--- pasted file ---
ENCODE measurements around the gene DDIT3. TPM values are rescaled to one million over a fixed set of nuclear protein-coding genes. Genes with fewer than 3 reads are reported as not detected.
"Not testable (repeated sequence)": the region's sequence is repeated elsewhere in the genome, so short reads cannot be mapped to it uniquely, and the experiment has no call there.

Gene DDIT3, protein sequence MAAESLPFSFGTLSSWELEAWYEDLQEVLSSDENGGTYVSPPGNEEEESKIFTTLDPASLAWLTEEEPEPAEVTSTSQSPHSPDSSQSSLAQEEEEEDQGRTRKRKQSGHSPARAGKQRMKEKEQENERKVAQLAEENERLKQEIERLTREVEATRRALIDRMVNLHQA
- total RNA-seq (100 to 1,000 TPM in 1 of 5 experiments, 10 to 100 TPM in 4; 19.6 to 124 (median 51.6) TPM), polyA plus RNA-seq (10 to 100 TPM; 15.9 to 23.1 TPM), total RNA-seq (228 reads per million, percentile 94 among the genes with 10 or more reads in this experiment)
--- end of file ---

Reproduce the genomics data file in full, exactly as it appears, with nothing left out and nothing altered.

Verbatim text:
ENCODE measurements around the gene DDIT3. TPM values are rescaled to one million over a fixed set of nuclear protein-coding genes. Genes with fewer than 3 reads are reported as not detected.
"Not testable (repeated sequence)": the region's sequence is repeated elsewhere in the genome, so short reads cannot be mapped to it uniquely, and the experiment has no call there.

Gene DDIT3, protein sequence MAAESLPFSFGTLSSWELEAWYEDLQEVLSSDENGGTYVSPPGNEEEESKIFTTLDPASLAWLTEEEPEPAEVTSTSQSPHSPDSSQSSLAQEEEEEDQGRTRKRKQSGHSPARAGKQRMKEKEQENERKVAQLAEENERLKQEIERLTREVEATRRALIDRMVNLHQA
- total RNA-seq (100 to 1,000 TPM in 1 of 5 experiments, 10 to 100 TPM in 4; 19.6 to 124 (median 51.6) TPM), polyA plus RNA-seq (10 to 100 TPM; 15.9 to 23.1 TPM), total RNA-seq (228 reads per million, percentile 94 among the genes with 10 or more reads in this experiment)